"We learned recently that the Bush administration will defend a government contracting program that is an explicit system of preferences and quotas, based on race. I'm not the least surprised. Why? Because as governor of Texas and as a presidential candidate, George W. Bush avoided taking a position on affirmative action or 'triangulated' on the issue in ways that would make Bill Clinton green with envy," Mr. Connerly writes in the Oct. 1 issue of National Review.
"He was essentially silent about the Hopwood case, centering on the University of Texas. He took no position on Measure A in Houston, a ballot initiative patterned after California's Proposition 209 [banning preferences in public institutions]. As a presidential candidate, he ducked questions concerning 209: What, after all, did he think about it? In his final debate with Al Gore, he seemed to pray silently that the moderator would step in and call 'time' when a question about affirmative action was on the floor. He sought to please everyone and offend no one by expressing support for something named 'affirmative access.'
"While in the White House, Bush and my good friend John Ashcroft, the attorney general, have seamlessly embraced the issue of 'racial profiling' as if it were an epidemic threatening black America. Then we have the decision in support of continued discrimination in government contracting. When it comes to issues of race and preferences, Bush and a host of other Republican leaders have been drifting tragically leftward for about five years. Mesmerized by the quest for skin-color 'diversity,' and hoping to 'broaden the base' of the party, they have been moving away from the Republican rank-and-file in ways that are fundamentally transforming the party — the party that should carry the banner of Equality for All."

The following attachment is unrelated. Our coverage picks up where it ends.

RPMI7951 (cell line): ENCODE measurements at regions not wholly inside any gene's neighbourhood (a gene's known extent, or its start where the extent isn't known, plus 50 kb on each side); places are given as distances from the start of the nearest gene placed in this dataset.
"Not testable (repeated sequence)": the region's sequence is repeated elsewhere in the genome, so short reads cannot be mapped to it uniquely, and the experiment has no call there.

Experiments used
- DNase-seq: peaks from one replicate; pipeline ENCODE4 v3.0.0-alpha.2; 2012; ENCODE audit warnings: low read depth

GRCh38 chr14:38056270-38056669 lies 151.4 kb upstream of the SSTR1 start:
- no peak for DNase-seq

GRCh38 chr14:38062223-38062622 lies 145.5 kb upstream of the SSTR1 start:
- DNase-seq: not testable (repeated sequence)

New face of politics
"All politics may be local, but this is personal," Gloria Borger writes in U.S. News & World Report.
"For years, we Americans enjoyed a carefree, self-indulgent disconnect from the rest of the world. For years, we happily pursued our private aims and private wealth. We were plenty rich and plenty strong. If we were inclined to involve ourselves in the world beyond our borders, fine. If not, so be it. Dealer's choice. Then we were attacked at home, suddenly unified by an external enemy — even a nameless, stateless one. Overnight, once untethered baby boomers, who envied the resolve and spirt of World War II's 'greatest generation,' were facing an unprecedented test of their own. As former Clinton adviser Bill Galston put it, Sept. 11, 2001, is the day the '90s truly ended.
"No more is politics just about the dipping Dow or some abstract argument over the dangers of touching the Social Security surplus. (How long ago does that seem?) Now it's damn the lockbox; the president is pledging to 'use all our resources to conquer this enemy.' There's no debate. Not in the midst of this new Manichaean epic, a 'monumental struggle of good versus evil,' as the president put it. 'But good will prevail.' On that we can all agree," the columnist said.
"This is not to say that politics will vaporize, of course. It won't. In fact, Americans will demand more from their politics, not less, because now it matters."

A united country
Seventy-one percent of Americans favor a military response to Tuesday's terrorist attacks even if there is a high likelihood of civilian casualties in strikes against terrorist camps and the countries that harbor them, according to a Newsweek poll.
Even if it is not clear who was behind Tuesday's carnage, 54 percent of those surveyed said the United States should go ahead and attack Osama bin Laden and other suspects.
Eighty-nine percent approved of President Bush's handling of the crisis, exceeding even President Franklin Roosevelt's approval rating after the attack on Pearl Harbor (84 percent), the magazine said.